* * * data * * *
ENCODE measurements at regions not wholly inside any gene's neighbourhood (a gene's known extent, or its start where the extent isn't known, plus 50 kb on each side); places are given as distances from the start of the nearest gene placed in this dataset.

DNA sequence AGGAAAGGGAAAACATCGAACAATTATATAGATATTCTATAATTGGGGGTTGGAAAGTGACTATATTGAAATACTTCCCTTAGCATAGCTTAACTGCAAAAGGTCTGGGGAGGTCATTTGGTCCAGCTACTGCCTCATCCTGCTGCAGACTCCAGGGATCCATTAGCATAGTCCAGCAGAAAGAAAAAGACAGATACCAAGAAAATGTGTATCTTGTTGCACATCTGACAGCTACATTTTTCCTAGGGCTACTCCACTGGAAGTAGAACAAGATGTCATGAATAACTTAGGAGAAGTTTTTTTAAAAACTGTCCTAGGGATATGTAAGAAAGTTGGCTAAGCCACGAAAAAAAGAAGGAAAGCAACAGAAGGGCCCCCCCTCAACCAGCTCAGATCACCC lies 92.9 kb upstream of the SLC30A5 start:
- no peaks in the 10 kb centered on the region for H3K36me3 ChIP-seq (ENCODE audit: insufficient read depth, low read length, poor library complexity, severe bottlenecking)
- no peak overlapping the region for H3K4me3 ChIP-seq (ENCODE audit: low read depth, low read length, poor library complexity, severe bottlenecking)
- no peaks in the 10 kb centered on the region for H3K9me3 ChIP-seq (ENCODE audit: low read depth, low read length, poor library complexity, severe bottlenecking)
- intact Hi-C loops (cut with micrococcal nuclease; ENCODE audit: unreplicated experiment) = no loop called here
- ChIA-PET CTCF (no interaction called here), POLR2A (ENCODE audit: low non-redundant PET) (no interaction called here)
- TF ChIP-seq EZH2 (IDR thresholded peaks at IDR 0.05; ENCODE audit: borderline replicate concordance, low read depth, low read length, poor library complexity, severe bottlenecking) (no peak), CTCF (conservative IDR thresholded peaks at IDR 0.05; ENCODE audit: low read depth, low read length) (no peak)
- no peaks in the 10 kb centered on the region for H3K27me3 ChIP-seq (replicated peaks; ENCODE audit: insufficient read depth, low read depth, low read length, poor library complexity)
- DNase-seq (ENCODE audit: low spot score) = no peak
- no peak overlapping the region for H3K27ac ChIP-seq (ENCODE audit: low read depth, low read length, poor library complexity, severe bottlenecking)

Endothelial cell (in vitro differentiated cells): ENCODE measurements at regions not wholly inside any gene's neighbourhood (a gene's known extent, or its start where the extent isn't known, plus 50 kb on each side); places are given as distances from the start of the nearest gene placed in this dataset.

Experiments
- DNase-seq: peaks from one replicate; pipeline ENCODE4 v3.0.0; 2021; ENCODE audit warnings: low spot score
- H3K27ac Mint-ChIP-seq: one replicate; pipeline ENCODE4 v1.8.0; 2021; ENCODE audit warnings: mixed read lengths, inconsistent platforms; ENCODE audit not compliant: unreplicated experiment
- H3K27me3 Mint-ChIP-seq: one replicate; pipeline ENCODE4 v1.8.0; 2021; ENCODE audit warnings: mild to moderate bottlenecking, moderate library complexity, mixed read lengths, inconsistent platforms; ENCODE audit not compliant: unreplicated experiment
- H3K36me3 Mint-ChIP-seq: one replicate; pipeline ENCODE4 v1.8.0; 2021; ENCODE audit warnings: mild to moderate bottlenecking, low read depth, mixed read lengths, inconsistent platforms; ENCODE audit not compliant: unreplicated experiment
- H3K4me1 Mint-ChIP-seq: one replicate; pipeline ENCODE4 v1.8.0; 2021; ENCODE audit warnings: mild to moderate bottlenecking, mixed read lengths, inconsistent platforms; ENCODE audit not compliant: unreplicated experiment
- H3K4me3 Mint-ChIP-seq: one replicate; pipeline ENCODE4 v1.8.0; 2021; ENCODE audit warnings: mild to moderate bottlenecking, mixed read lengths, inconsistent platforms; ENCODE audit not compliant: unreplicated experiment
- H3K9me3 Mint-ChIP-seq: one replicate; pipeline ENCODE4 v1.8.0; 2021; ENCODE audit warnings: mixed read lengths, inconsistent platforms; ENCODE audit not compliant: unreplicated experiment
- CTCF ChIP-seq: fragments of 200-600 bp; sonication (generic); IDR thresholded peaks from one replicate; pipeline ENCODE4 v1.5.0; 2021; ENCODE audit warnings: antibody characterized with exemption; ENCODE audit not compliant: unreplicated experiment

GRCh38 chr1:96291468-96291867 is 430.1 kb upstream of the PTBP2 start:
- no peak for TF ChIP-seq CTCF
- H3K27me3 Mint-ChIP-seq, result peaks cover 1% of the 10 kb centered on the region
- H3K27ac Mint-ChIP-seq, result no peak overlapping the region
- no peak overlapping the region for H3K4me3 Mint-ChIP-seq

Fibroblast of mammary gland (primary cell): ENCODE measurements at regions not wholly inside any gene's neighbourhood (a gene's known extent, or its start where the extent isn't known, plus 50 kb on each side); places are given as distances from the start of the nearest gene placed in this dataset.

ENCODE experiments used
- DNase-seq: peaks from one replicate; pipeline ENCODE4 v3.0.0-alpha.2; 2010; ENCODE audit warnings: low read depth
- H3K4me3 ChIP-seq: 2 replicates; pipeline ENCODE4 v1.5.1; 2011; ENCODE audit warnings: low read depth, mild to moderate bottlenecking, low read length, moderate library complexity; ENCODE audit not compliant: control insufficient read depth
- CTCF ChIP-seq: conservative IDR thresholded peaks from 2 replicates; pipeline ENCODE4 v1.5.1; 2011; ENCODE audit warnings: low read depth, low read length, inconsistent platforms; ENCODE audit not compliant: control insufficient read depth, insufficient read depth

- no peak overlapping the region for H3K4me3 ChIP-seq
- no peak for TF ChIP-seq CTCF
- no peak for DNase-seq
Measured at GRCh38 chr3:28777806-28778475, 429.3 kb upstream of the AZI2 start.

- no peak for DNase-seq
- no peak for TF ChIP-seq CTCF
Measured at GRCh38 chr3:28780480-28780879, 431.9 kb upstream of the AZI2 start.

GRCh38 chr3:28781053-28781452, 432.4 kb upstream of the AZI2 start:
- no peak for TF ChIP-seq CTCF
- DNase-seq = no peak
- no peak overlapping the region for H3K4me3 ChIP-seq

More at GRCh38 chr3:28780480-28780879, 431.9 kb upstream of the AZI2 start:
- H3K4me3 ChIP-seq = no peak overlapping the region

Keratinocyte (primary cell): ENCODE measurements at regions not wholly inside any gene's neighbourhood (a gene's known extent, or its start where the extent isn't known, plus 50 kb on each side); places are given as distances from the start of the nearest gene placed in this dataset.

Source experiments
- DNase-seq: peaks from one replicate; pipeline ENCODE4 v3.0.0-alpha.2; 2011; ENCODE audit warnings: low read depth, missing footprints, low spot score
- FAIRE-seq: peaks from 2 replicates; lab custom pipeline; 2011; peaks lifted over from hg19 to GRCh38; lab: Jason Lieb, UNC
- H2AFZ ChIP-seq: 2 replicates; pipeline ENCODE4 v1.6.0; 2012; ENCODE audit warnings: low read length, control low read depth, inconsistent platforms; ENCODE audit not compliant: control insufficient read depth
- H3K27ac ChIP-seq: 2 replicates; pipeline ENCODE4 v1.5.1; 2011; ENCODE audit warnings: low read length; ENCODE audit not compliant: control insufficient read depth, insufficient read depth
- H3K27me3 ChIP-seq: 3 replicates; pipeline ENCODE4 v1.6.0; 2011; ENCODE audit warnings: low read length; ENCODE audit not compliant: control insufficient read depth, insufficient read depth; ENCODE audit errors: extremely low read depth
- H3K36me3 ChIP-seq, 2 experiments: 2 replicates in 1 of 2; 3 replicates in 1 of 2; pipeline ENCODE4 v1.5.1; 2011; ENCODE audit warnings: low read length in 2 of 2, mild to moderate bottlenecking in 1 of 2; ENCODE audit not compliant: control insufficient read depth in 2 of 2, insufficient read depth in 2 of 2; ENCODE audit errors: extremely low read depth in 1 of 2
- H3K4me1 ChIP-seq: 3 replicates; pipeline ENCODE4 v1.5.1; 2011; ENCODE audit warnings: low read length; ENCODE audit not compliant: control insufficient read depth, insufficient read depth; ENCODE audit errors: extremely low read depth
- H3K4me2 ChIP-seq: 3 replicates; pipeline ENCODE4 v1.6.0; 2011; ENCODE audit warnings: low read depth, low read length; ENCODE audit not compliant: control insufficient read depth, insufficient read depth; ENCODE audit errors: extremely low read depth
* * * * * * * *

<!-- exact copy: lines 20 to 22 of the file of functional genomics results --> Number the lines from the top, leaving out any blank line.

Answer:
- H3K9me3 Mint-ChIP-seq: one replicate; pipeline ENCODE4 v1.8.0; 2021; ENCODE audit warnings: mixed read lengths, inconsistent platforms; ENCODE audit not compliant: unreplicated experiment
- CTCF ChIP-seq: fragments of 200-600 bp; sonication (generic); IDR thresholded peaks from one replicate; pipeline ENCODE4 v1.5.0; 2021; ENCODE audit warnings: antibody characterized with exemption; ENCODE audit not compliant: unreplicated experiment

GRCh38 chr1:96291468-96291867 is 430.1 kb upstream of the PTBP2 start: